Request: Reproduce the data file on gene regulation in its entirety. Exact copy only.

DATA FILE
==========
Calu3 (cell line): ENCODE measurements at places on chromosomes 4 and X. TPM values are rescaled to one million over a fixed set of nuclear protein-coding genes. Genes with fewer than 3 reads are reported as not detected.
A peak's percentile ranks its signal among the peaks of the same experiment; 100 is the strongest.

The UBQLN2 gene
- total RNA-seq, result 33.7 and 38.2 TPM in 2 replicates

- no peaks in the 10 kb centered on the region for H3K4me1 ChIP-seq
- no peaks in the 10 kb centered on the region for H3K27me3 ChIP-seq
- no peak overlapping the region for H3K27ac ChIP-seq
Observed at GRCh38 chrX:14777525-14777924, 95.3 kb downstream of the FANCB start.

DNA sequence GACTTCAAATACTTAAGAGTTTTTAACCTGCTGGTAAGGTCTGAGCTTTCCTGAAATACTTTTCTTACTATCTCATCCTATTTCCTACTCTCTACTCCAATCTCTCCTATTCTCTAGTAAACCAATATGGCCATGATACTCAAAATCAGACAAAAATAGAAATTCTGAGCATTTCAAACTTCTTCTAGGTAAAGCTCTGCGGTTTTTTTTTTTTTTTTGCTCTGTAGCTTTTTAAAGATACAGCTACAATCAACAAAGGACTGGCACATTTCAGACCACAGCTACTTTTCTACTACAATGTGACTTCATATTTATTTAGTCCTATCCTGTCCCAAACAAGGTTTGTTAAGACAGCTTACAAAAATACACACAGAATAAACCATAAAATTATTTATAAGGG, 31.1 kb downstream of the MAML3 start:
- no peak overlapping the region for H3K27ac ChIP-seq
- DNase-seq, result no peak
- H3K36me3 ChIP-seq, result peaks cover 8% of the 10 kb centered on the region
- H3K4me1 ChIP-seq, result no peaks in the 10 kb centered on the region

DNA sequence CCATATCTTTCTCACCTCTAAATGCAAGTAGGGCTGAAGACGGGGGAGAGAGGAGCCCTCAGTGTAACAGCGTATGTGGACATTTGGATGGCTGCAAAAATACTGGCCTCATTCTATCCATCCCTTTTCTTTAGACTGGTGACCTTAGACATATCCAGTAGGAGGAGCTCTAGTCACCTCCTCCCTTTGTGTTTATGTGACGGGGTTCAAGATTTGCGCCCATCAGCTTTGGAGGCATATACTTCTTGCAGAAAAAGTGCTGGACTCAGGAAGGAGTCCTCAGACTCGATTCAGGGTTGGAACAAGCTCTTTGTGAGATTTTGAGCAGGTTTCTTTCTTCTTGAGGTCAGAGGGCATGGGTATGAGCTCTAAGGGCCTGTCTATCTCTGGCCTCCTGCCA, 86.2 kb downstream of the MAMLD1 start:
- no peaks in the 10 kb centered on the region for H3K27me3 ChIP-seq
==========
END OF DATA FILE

Calu3 (cell line): ENCODE measurements at places on chromosomes 4 and X. TPM values are rescaled to one million over a fixed set of nuclear protein-coding genes. Genes with fewer than 3 reads are reported as not detected.
A peak's percentile ranks its signal among the peaks of the same experiment; 100 is the strongest.

The UBQLN2 gene
- total RNA-seq, result 33.7 and 38.2 TPM in 2 replicates

- no peaks in the 10 kb centered on the region for H3K4me1 ChIP-seq
- no peaks in the 10 kb centered on the region for H3K27me3 ChIP-seq
- no peak overlapping the region for H3K27ac ChIP-seq
Observed at GRCh38 chrX:14777525-14777924, 95.3 kb downstream of the FANCB start.

DNA sequence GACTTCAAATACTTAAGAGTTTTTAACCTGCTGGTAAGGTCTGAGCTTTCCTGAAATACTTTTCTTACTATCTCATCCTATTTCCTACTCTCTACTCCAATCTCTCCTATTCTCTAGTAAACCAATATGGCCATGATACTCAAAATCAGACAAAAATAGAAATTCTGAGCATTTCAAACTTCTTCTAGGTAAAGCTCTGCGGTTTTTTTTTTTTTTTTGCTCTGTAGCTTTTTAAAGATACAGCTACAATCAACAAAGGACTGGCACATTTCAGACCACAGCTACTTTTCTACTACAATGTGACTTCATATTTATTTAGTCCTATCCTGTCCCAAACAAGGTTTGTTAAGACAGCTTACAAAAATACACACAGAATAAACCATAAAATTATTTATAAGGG, 31.1 kb downstream of the MAML3 start:
- no peak overlapping the region for H3K27ac ChIP-seq
- DNase-seq, result no peak
- H3K36me3 ChIP-seq, result peaks cover 8% of the 10 kb centered on the region
- H3K4me1 ChIP-seq, result no peaks in the 10 kb centered on the region

DNA sequence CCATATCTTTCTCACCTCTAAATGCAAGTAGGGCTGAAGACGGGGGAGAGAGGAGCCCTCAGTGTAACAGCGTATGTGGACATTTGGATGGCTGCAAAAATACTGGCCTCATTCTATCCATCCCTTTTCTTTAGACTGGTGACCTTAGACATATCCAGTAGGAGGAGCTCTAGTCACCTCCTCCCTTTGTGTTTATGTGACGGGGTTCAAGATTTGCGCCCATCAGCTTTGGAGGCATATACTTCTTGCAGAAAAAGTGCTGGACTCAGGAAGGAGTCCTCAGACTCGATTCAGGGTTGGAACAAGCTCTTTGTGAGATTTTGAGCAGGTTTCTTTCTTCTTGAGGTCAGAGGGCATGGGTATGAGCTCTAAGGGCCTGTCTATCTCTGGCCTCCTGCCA, 86.2 kb downstream of the MAMLD1 start:
- no peaks in the 10 kb centered on the region for H3K27me3 ChIP-seq